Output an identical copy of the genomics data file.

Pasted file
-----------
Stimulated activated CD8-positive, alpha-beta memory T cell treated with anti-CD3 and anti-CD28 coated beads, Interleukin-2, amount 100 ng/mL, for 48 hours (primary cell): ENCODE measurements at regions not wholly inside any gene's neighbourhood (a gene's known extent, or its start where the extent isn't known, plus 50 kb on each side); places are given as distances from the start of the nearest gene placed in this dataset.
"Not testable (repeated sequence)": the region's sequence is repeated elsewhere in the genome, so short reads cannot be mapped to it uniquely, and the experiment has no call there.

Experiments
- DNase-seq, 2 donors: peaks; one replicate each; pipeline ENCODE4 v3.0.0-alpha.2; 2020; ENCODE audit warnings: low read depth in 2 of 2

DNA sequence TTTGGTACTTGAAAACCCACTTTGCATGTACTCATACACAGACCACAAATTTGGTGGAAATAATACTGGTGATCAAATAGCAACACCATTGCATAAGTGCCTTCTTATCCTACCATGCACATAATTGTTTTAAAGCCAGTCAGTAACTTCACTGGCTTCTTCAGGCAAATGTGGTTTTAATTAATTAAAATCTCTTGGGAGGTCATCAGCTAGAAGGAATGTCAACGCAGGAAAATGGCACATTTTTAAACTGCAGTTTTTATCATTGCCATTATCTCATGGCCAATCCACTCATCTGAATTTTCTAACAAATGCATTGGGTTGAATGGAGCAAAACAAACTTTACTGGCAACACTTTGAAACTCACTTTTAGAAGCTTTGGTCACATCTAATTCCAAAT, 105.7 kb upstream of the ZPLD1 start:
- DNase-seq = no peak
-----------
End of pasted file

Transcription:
Stimulated activated CD8-positive, alpha-beta memory T cell treated with anti-CD3 and anti-CD28 coated beads, Interleukin-2, amount 100 ng/mL, for 48 hours (primary cell): ENCODE measurements at regions not wholly inside any gene's neighbourhood (a gene's known extent, or its start where the extent isn't known, plus 50 kb on each side); places are given as distances from the start of the nearest gene placed in this dataset.
"Not testable (repeated sequence)": the region's sequence is repeated elsewhere in the genome, so short reads cannot be mapped to it uniquely, and the experiment has no call there.

Experiments
- DNase-seq, 2 donors: peaks; one replicate each; pipeline ENCODE4 v3.0.0-alpha.2; 2020; ENCODE audit warnings: low read depth in 2 of 2

DNA sequence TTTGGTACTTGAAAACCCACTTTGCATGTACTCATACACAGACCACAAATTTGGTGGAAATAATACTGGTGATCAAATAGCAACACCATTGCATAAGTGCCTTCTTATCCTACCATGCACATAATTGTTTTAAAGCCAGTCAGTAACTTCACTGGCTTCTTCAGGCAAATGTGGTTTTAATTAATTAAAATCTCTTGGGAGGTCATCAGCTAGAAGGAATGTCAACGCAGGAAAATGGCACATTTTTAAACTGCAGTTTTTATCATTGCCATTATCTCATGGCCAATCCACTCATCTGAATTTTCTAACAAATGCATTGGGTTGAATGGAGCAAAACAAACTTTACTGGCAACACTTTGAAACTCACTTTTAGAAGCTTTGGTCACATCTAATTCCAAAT, 105.7 kb upstream of the ZPLD1 start:
- DNase-seq = no peak